If you discover that a long English language post does generate the traffic you hoped, consider targeting them to different keywords, or spend time rewriting them before having them translated.
Create separate social media profiles
The importance of social media cannot be underestimated. Having an active social media site specifically for your French profile is highly effective for engaging your new target audience. In France, around 74% of internet users use Facebook regularly, and almost half use Instagram. Twitter is less popular than it is in the UK – perhaps because of the character limitation – and so this may not be an immediate priority.
Facebook does allow its visitors to translate content. However, if someone searches for a French word, they won’t see your English profile. That’s why it is important to translate all of your social media profiles – as well as keep them updated. This is particularly important for larger companies, especially those with the capacity to engage with their visitors, which can be a useful tool in terms of acquiring gems of feedback from your new target audience. For smaller companies with a limited budget, a localised social media profile can be helpful, but is not something to work on at the expense of the other suggestions in this article.
Run a French link building campaign
The benefits of having another site link to your own are clear: backlinks are crucial for making your site appear authoritative and relevant. Ultimately, this has the effect of boosting your authority with Google, which will make you appear higher up the rankings. Perfect! But how do you get these links to your own site? Run a French link building campaign.
Begin by searching for keywords on google.fr and look carefully at the results. Whenever you see a directory, blog, Quora post or anything else you can engage with, use the opportunity to do so. Write something engaging and original in response, and – above all – make sure you post a link back to your site. Remember to adjust the tone depending on the style of the post, but as a general rule these can be informal and chatty. The aim is to create as many backlinks from high authority sites as possible.
Of course, if this seems like an awful lot of hard graft, you could always use a specialist French SEO agency to run your SEO campaign for you. International SEO specialists with experience in France will have a deeper knowledge of how to build links from local resources and link to local content, so this might be something to consider, in order to get the ball rolling.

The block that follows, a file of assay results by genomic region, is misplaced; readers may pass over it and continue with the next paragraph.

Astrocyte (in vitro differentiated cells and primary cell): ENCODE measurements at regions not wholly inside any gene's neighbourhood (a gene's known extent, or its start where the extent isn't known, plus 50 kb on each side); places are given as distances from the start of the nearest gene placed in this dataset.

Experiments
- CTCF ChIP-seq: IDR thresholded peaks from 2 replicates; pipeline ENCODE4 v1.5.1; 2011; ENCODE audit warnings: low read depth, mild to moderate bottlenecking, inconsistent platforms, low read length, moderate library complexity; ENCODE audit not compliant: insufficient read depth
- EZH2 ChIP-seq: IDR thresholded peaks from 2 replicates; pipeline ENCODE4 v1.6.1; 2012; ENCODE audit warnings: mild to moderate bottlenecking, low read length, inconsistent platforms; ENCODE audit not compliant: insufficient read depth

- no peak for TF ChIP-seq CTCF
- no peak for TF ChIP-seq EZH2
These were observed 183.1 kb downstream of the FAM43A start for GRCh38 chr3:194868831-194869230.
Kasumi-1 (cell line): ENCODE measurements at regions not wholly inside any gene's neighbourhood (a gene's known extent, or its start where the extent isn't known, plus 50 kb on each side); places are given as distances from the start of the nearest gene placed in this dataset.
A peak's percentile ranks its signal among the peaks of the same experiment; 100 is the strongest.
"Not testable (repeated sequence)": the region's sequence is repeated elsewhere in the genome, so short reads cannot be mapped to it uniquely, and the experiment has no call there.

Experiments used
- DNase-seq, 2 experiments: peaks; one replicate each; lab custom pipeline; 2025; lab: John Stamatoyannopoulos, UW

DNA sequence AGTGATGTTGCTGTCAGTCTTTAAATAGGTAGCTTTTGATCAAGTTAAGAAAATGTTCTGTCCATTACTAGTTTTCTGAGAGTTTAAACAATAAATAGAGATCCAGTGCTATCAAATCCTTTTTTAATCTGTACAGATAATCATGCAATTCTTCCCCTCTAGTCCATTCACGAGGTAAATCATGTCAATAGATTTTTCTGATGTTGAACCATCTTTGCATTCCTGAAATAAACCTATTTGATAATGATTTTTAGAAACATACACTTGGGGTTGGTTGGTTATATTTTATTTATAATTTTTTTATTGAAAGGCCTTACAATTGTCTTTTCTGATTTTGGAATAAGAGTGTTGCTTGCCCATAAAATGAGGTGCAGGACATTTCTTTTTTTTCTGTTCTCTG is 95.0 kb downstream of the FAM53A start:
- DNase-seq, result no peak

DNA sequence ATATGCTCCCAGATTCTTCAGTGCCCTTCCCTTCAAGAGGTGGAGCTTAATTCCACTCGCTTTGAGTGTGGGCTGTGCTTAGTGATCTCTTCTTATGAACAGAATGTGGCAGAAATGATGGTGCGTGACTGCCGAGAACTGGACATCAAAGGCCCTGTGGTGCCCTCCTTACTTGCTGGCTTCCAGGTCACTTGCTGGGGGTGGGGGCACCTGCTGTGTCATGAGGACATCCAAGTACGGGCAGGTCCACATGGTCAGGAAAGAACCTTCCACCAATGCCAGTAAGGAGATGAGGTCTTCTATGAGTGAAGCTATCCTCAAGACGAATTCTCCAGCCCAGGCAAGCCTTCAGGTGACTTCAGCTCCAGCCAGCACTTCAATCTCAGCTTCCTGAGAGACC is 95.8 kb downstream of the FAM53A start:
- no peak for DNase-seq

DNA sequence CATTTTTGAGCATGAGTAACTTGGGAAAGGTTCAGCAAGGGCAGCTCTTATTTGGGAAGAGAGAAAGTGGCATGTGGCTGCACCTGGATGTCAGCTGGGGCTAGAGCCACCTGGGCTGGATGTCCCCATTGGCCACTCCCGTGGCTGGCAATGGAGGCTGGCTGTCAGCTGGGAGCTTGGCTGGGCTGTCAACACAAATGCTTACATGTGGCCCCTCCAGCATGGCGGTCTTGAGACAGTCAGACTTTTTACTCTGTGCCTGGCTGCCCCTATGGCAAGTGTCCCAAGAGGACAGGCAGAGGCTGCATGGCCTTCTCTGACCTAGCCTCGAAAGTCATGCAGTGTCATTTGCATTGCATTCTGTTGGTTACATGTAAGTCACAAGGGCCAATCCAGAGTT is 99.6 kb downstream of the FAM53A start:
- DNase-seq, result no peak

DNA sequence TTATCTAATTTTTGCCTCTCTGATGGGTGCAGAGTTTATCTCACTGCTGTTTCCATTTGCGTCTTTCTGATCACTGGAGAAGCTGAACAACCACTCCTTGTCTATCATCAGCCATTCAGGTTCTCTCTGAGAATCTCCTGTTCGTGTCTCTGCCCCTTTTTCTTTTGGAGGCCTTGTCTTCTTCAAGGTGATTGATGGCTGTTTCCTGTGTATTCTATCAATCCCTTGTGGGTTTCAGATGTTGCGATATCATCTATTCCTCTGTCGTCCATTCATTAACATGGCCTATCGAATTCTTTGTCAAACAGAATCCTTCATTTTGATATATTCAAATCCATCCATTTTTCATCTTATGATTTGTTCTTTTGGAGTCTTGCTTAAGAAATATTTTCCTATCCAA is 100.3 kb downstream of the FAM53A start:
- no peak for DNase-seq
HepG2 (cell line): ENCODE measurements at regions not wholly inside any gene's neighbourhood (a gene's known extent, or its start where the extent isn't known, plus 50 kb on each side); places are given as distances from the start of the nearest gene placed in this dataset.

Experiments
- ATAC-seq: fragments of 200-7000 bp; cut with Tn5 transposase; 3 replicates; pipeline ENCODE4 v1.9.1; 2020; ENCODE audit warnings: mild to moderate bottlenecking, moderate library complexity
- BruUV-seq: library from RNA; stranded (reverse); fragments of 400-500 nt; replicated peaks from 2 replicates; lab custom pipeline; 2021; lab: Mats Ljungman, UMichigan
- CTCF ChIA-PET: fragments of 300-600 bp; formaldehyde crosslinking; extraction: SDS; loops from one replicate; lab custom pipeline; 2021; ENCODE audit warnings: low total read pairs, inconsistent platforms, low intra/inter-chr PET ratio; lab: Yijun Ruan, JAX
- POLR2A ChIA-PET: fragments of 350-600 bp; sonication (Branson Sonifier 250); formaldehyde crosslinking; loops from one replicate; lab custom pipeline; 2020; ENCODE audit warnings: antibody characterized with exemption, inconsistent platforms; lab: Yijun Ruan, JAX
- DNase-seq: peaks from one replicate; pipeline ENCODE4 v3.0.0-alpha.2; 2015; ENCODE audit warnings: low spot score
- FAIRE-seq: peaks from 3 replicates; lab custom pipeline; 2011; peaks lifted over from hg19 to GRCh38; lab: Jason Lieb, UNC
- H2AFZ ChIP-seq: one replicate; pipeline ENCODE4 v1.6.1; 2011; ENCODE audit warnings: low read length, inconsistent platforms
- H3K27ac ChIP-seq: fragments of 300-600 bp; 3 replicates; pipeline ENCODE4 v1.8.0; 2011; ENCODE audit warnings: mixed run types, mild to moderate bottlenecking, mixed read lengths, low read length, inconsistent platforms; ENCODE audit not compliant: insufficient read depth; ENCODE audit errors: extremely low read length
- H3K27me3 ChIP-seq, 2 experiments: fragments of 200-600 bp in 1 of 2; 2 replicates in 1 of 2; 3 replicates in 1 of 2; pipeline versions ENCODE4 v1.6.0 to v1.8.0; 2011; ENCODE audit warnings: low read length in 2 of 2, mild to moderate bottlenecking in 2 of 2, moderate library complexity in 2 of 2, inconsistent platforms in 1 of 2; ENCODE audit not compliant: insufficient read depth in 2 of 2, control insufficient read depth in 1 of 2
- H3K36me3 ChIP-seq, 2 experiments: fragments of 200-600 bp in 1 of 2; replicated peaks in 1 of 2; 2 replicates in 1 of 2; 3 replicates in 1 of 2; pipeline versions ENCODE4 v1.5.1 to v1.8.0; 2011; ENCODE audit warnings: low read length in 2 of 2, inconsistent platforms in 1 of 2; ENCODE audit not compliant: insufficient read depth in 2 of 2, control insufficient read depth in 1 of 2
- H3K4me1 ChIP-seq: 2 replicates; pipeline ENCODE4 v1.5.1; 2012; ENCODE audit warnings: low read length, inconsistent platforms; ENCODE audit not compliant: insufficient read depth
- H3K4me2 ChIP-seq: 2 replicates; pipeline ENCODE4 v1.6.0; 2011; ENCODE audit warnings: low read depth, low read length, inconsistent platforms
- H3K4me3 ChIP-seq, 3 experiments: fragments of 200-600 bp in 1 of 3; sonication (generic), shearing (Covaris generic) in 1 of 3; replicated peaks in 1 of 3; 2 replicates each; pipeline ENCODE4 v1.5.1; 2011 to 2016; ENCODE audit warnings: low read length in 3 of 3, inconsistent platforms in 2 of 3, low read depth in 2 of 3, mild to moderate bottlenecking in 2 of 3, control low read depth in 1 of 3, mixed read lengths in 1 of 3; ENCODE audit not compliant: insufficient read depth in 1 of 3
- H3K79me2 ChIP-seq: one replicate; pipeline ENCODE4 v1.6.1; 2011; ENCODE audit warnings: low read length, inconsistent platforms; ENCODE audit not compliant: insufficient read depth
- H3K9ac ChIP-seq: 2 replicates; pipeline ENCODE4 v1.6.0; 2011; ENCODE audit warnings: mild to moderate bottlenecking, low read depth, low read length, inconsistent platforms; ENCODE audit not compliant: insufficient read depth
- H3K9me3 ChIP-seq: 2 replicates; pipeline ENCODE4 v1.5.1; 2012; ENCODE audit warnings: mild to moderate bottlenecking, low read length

Use a guest posting service
Following on from the importance of backlinks, and we come to guest posts: your SEO trump card. The backlinks within guest posts are by far the most effective type when it comes to ranking highly with Google. They also have the added bonus of creating exposure for your site within a piece of editorial content. That’s why a guest posting service can be a cost-effective – and timesaving – solution to building backlinks.
This comes with a few essential caveats: the posts must be written in French, placed on sites about France, and be placed on high authority websites. Remember, you are trying to attract French customers to your site and gain authority in the French market. This means translating an existing English language post is not always the best solution; those blogs were written with an understanding of English culture and nuance, and very often this does not translate as easily as you might imagine.
To find relevant and high-quality sites, start by searching for any of the following:
- Article invité + topic
- Publication d’invités + topic
- Ecrire un article + topic
- Soumission d’articles + topic
Replacing “topic” with either a keyword, or a wider topic / industry that you’re targeting.
Use a tool like Majestic to check the TrustFlow of the site, or Moz to check the Domain Authority (the higher the better). Write to the webmasters (in French of course) and ask if they’d be interested in publishing an article on their site in exchange for a link back to you. Tailor the emails to compliment their site and mention possible article titles.
When someone asks to see an article, send them the guest post which will include a link back to your site.
A guest posting service with knowledge of French blogs and websites accepting posts will save you a lot of time – and be able to write the content for you. Most sites open to guest posts have their own focus, whether that’s food, beauty, interiors or technology. Planning a blog post with the right slant and written using the style guidelines of that site will make it far more likely to be accepted. Guest posting services can also plan and commission posts for you, speeding up the process no end.
Translating your website into French and assimilating your Google ranking might seem like a lot to take on board – especially if you are not a native French speaker. Don’t despair though; simply follow our advice, and you will be up and running en français before you know it.